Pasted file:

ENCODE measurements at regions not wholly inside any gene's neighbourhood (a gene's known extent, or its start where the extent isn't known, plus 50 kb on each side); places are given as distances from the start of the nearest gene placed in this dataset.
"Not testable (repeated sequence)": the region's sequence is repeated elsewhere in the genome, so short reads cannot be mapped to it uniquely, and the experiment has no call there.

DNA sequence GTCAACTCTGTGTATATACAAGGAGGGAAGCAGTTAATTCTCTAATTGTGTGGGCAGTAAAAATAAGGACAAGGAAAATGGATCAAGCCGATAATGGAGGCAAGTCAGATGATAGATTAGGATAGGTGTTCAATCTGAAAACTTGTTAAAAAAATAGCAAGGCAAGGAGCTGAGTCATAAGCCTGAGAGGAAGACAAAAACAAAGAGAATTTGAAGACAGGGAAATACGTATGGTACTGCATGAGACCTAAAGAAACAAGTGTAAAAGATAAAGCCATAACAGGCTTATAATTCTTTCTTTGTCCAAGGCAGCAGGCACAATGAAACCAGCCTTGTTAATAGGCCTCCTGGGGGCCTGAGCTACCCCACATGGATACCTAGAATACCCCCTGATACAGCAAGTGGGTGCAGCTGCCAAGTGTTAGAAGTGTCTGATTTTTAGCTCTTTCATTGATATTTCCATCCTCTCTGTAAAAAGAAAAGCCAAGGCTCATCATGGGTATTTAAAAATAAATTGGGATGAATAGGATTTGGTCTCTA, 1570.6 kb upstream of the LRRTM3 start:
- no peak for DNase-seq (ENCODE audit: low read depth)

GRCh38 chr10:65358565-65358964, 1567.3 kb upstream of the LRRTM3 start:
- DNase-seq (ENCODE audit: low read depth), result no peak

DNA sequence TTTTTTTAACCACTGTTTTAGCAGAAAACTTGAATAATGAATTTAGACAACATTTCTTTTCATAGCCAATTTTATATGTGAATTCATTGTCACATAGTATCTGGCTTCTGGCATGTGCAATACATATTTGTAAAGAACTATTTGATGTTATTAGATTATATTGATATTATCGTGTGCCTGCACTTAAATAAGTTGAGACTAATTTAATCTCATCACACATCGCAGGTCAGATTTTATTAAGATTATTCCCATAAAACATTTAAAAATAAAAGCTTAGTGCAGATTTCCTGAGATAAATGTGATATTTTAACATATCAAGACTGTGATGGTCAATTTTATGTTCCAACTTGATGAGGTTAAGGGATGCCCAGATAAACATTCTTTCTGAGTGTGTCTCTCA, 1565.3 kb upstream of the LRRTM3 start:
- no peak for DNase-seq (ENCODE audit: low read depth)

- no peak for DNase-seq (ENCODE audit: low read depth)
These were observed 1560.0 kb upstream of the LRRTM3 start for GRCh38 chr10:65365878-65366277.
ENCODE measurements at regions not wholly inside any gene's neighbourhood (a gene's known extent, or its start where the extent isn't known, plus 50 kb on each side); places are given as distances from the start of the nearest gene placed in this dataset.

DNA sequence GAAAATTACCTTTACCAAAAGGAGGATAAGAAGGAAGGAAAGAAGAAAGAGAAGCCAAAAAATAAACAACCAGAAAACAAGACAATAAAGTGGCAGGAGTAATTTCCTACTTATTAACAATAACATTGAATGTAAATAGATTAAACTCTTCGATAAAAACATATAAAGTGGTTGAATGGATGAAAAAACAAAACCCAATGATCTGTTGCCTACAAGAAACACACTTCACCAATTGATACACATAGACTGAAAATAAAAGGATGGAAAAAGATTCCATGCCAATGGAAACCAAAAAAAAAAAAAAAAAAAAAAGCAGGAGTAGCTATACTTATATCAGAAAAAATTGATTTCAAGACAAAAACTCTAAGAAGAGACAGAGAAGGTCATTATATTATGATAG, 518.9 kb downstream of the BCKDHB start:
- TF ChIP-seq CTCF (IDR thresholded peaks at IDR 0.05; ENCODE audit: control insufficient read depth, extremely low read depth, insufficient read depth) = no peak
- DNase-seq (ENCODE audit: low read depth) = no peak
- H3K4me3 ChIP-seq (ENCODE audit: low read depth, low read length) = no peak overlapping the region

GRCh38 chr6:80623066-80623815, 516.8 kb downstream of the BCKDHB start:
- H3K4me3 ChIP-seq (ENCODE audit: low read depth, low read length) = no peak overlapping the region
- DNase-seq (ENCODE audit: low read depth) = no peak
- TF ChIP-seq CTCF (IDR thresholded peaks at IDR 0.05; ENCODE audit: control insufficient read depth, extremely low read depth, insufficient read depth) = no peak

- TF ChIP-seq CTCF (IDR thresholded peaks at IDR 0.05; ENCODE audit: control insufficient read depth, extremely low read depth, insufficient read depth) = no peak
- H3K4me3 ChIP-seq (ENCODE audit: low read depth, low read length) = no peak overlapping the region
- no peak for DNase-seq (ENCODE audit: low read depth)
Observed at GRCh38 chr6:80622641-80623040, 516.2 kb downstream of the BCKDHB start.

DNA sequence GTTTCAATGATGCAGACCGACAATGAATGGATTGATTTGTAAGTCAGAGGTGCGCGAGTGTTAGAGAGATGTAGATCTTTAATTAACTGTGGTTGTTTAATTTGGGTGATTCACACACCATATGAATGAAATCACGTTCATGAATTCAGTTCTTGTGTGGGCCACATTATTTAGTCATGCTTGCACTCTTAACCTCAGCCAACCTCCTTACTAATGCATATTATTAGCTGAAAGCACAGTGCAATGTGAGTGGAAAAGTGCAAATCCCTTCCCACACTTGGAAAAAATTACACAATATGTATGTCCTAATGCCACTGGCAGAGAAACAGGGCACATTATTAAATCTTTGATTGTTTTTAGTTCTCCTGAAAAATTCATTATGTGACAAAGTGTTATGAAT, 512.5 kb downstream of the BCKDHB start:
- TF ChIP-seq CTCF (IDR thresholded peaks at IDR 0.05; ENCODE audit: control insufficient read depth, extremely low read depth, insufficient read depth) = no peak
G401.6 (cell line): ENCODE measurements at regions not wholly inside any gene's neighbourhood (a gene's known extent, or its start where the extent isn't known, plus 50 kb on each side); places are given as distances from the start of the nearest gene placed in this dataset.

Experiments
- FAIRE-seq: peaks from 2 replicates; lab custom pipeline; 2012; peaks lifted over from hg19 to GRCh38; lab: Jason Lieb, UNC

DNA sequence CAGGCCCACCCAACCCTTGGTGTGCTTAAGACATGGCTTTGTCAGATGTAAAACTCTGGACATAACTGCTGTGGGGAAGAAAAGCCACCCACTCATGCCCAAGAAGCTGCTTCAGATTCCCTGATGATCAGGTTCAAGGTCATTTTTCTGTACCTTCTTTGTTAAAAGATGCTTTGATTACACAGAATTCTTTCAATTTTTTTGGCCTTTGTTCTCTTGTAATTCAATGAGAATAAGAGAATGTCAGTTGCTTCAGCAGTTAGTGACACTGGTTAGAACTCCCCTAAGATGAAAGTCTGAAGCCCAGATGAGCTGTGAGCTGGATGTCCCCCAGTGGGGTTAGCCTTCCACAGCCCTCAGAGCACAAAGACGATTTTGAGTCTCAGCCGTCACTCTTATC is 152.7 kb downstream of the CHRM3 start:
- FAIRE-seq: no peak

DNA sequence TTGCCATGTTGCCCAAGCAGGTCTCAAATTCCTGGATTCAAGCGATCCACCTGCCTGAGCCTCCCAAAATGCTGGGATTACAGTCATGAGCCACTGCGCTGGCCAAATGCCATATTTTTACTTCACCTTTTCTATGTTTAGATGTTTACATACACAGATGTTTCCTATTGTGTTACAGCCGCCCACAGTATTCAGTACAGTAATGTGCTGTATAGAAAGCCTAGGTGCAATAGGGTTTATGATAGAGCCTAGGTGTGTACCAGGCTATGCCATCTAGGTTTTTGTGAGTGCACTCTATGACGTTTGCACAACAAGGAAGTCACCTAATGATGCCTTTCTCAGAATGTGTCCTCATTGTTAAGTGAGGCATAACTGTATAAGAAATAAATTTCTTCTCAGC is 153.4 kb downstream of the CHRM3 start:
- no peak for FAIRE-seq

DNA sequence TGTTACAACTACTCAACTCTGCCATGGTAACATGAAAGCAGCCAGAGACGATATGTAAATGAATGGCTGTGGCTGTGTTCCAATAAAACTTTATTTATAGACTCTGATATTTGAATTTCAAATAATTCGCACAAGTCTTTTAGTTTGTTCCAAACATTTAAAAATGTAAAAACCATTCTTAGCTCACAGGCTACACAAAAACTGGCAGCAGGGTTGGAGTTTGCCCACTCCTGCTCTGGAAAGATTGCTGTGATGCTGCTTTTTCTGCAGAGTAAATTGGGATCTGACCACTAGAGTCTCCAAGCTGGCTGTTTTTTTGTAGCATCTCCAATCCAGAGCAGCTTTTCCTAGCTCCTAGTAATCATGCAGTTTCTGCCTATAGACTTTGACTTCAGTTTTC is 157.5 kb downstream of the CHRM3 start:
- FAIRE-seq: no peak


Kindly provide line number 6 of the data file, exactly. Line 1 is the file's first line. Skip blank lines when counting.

- DNase-seq (ENCODE audit: low read depth), result no peak